In 1976, the authorities established a savings fund, the Reserve Fund for Future Generations (RFFG), aimed at providing a stream of income for future generations. This fund consisted initially of 50 percent of the GRF resources at that time, and 10 percent of annual oil and non-oil revenue, in addition to the income from its assets. Like Alaska’s Permanent Fund, transfers to the RFFG are made independently of budget or oil market developments. Nearly all of the fund’s holdings are kept in foreign assets, mostly invested in the major foreign capital markets. In an effort to insulate the fund from political interference and protect its assets, provision to the public of information on the funds’ assets is prohibited by law. It is clear, however, that because of the sheer size of oil revenue and the fiscal surpluses that have been recorded over many years, the RFFG accumulated sizable assets. In fact, its resources helped cover government expenditure during the 1990-91 regional crisis when oil facilities were damaged, and helped finance a large part of the reconstruction effort. With regard to the objective of transferring resources to future generations, the current accumulation policy—10 percent of total government revenue in addition to the fund’s investment income-seems sufficient, even under conservative assumptions, to maintain a stable per capita oil wealth for the generations to come.

Since the establishment of the RFFG, the GRF has encompassed stabilization functions.28 In addition, it manages government cash flow operations including servicing the public debt and government domestic equity investments. However, the GRF does not have a clearly defined mechanism to accumulate savings in periods of rising oil revenue, while its funding is primarily derived from the sale of assets, and the transfer of profits and income from public entities, after deduction of the 10 percent that accrues to the RFFG. The GRF operations seem to provide enough flexibility to meet short-run financing needs, whereas the stricter rules of accumulation and withdrawal that are attached to the RFFG aim at protecting long-term government savings.29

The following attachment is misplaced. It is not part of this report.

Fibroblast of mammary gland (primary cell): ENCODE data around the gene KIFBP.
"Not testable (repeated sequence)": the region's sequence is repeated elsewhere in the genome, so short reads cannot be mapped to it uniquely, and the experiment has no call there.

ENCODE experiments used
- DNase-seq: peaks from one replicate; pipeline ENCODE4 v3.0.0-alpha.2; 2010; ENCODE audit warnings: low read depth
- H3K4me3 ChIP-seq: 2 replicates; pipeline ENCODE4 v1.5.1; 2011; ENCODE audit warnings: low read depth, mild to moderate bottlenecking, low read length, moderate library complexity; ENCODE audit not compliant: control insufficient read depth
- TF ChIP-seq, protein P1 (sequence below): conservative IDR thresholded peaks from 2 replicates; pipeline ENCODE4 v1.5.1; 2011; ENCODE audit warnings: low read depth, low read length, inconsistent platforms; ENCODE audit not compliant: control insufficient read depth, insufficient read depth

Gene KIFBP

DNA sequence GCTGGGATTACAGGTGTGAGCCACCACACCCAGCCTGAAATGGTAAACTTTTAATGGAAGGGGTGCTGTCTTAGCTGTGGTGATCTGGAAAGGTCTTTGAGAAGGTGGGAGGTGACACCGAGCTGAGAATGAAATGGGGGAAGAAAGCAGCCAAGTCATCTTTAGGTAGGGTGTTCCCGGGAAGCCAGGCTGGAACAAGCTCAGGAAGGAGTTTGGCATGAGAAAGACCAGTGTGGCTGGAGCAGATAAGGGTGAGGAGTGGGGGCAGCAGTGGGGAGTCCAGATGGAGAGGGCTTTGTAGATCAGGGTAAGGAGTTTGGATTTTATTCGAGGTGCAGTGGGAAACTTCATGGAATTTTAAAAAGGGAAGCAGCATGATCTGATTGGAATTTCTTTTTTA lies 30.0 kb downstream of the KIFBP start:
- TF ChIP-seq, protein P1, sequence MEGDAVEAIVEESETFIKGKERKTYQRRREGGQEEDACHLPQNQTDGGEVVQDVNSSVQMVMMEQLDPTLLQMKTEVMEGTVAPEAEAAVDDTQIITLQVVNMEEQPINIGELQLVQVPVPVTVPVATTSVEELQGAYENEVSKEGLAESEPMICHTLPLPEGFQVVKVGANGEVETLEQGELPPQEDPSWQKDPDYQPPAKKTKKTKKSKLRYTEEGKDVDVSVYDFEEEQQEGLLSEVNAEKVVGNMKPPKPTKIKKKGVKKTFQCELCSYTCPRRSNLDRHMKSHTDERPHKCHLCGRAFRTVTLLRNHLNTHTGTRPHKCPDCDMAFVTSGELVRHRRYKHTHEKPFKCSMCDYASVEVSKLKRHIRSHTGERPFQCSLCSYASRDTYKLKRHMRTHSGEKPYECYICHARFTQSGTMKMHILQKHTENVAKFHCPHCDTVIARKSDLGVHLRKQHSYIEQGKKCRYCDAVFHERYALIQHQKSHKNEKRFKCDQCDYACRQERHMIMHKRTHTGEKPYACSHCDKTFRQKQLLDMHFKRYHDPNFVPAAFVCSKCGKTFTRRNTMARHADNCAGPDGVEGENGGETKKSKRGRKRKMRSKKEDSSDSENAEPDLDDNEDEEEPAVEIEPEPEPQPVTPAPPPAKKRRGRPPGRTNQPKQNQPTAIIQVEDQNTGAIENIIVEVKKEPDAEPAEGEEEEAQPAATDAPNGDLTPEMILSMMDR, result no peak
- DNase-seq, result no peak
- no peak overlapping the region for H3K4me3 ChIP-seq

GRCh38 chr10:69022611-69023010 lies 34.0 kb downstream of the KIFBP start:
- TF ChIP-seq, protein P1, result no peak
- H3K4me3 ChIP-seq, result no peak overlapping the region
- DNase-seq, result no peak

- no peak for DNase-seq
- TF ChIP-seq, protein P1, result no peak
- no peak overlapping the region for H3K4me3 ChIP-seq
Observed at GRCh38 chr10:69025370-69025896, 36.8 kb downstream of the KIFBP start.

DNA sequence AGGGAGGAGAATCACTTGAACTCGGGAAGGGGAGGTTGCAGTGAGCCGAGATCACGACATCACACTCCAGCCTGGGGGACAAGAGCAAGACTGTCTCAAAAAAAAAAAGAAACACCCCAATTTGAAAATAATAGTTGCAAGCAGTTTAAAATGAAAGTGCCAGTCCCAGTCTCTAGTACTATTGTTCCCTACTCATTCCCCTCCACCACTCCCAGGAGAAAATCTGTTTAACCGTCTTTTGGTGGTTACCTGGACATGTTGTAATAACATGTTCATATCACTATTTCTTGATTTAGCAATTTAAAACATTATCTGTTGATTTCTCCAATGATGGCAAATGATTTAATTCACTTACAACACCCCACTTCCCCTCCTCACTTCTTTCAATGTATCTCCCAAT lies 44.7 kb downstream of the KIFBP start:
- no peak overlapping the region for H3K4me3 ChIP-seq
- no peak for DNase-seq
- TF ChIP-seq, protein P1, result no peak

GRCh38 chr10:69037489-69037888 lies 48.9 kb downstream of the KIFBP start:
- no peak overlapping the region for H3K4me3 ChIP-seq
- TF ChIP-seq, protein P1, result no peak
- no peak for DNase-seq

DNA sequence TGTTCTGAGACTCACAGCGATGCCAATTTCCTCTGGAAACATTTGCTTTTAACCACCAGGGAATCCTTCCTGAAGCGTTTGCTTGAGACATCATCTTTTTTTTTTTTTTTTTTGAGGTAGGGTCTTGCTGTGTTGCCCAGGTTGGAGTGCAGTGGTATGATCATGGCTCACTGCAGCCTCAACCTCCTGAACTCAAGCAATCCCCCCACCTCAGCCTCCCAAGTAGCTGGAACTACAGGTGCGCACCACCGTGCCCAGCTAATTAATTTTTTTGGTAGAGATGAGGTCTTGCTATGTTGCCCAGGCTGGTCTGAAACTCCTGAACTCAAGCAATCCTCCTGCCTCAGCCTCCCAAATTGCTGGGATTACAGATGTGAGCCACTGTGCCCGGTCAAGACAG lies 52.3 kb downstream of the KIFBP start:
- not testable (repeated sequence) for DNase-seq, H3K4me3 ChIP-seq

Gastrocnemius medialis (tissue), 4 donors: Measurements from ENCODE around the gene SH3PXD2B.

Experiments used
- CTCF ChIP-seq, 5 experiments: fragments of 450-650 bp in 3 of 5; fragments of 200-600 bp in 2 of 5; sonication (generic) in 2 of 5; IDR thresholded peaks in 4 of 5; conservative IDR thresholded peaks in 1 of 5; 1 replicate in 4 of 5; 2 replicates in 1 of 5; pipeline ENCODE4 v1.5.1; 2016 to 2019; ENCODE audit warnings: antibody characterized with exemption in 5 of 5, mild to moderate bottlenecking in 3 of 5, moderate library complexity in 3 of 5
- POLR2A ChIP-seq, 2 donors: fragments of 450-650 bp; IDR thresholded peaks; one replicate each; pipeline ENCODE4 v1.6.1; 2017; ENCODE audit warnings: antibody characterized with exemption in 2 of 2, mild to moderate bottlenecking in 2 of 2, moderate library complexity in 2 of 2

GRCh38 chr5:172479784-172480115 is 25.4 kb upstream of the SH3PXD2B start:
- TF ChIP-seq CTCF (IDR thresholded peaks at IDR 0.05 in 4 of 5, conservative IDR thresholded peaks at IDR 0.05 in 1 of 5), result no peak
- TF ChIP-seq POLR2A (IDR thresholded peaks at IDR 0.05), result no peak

The significant increase in the amount of funds allocated for investment led to the establishment in 1982 of an independent legal entity, the Kuwait Investment Authority (KIA), to improve the quality of investment operations and processes. The KIA replaced the Ministry of Finance in managing and developing all financial reserves of the country.

The establishment of oil funds in Kuwait has been supported by relatively conservative fiscal policies. Over the last two decades, the consolidated fiscal position was generally in surplus of more than 10 percent of GDP—excluding the reconstruction period following the regional conflict in the early 1990s (Figure 5).30 Also, oil revenue has been, in general, budgeted based on relatively conservative oil price assumptions, and government expenditure has been kept within the budgeted amount. Thus, government spending has not been usually driven by revenue availability. In fact, to some extent, fiscal policy in Kuwait has played a countercyclical role over the years. In addition, the investment income from Kuwait’s funds is the primary source of government income after oil, accounting for about 35 percent of total revenue in the past few years.